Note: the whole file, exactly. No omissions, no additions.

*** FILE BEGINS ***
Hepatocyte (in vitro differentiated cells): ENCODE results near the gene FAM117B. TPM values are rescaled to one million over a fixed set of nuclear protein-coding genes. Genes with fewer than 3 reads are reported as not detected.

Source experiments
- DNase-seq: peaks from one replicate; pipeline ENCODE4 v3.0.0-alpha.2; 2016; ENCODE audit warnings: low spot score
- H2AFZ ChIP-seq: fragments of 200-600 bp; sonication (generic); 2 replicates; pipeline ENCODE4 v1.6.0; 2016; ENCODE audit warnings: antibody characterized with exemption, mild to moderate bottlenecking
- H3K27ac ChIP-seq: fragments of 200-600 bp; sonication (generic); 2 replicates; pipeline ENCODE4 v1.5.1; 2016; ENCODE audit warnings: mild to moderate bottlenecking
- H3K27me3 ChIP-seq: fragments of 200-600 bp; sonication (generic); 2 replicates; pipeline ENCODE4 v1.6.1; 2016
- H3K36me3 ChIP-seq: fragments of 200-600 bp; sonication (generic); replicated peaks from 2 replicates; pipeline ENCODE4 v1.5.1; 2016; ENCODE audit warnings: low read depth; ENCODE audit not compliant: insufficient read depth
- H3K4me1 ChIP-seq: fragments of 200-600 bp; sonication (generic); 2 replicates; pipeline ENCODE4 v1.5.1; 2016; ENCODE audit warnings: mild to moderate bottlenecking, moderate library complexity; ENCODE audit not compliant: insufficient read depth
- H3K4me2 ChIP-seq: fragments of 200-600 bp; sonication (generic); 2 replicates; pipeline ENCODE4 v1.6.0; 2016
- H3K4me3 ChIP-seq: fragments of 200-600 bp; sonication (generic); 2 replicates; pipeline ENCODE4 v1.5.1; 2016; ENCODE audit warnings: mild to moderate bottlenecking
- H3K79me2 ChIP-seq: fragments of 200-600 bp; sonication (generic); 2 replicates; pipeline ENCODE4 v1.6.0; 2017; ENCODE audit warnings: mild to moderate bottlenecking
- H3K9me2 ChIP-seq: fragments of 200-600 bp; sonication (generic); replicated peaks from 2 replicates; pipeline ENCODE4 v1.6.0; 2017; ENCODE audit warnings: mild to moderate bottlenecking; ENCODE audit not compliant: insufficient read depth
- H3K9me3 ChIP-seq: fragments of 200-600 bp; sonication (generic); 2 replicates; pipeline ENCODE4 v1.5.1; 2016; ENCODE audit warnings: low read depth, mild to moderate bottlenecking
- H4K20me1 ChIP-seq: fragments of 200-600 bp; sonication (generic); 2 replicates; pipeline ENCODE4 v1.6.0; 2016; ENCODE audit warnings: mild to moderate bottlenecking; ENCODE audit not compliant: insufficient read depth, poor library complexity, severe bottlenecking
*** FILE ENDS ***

Hepatocyte (in vitro differentiated cells): ENCODE results near the gene FAM117B. TPM values are rescaled to one million over a fixed set of nuclear protein-coding genes. Genes with fewer than 3 reads are reported as not detected.

Source experiments
- DNase-seq: peaks from one replicate; pipeline ENCODE4 v3.0.0-alpha.2; 2016; ENCODE audit warnings: low spot score
- H2AFZ ChIP-seq: fragments of 200-600 bp; sonication (generic); 2 replicates; pipeline ENCODE4 v1.6.0; 2016; ENCODE audit warnings: antibody characterized with exemption, mild to moderate bottlenecking
- H3K27ac ChIP-seq: fragments of 200-600 bp; sonication (generic); 2 replicates; pipeline ENCODE4 v1.5.1; 2016; ENCODE audit warnings: mild to moderate bottlenecking
- H3K27me3 ChIP-seq: fragments of 200-600 bp; sonication (generic); 2 replicates; pipeline ENCODE4 v1.6.1; 2016
- H3K36me3 ChIP-seq: fragments of 200-600 bp; sonication (generic); replicated peaks from 2 replicates; pipeline ENCODE4 v1.5.1; 2016; ENCODE audit warnings: low read depth; ENCODE audit not compliant: insufficient read depth
- H3K4me1 ChIP-seq: fragments of 200-600 bp; sonication (generic); 2 replicates; pipeline ENCODE4 v1.5.1; 2016; ENCODE audit warnings: mild to moderate bottlenecking, moderate library complexity; ENCODE audit not compliant: insufficient read depth
- H3K4me2 ChIP-seq: fragments of 200-600 bp; sonication (generic); 2 replicates; pipeline ENCODE4 v1.6.0; 2016
- H3K4me3 ChIP-seq: fragments of 200-600 bp; sonication (generic); 2 replicates; pipeline ENCODE4 v1.5.1; 2016; ENCODE audit warnings: mild to moderate bottlenecking
- H3K79me2 ChIP-seq: fragments of 200-600 bp; sonication (generic); 2 replicates; pipeline ENCODE4 v1.6.0; 2017; ENCODE audit warnings: mild to moderate bottlenecking
- H3K9me2 ChIP-seq: fragments of 200-600 bp; sonication (generic); replicated peaks from 2 replicates; pipeline ENCODE4 v1.6.0; 2017; ENCODE audit warnings: mild to moderate bottlenecking; ENCODE audit not compliant: insufficient read depth
- H3K9me3 ChIP-seq: fragments of 200-600 bp; sonication (generic); 2 replicates; pipeline ENCODE4 v1.5.1; 2016; ENCODE audit warnings: low read depth, mild to moderate bottlenecking
- H4K20me1 ChIP-seq: fragments of 200-600 bp; sonication (generic); 2 replicates; pipeline ENCODE4 v1.6.0; 2016; ENCODE audit warnings: mild to moderate bottlenecking; ENCODE audit not compliant: insufficient read depth, poor library complexity, severe bottlenecking